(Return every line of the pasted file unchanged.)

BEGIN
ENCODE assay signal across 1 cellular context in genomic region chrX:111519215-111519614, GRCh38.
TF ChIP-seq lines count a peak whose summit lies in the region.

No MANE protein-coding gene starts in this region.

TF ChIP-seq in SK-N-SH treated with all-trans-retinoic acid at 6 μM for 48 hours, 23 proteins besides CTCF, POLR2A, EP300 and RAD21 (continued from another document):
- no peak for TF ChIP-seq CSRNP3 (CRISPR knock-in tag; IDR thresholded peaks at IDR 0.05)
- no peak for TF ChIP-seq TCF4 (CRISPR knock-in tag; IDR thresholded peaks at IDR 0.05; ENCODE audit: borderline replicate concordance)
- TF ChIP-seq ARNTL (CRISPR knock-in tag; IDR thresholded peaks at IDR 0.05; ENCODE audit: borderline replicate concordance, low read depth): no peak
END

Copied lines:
ENCODE assay signal across 1 cellular context in genomic region chrX:111519215-111519614, GRCh38.
TF ChIP-seq lines count a peak whose summit lies in the region.

No MANE protein-coding gene starts in this region.

TF ChIP-seq in SK-N-SH treated with all-trans-retinoic acid at 6 μM for 48 hours, 23 proteins besides CTCF, POLR2A, EP300 and RAD21 (continued from another document):
- no peak for TF ChIP-seq CSRNP3 (CRISPR knock-in tag; IDR thresholded peaks at IDR 0.05)
- no peak for TF ChIP-seq TCF4 (CRISPR knock-in tag; IDR thresholded peaks at IDR 0.05; ENCODE audit: borderline replicate concordance)
- TF ChIP-seq ARNTL (CRISPR knock-in tag; IDR thresholded peaks at IDR 0.05; ENCODE audit: borderline replicate concordance, low read depth): no peak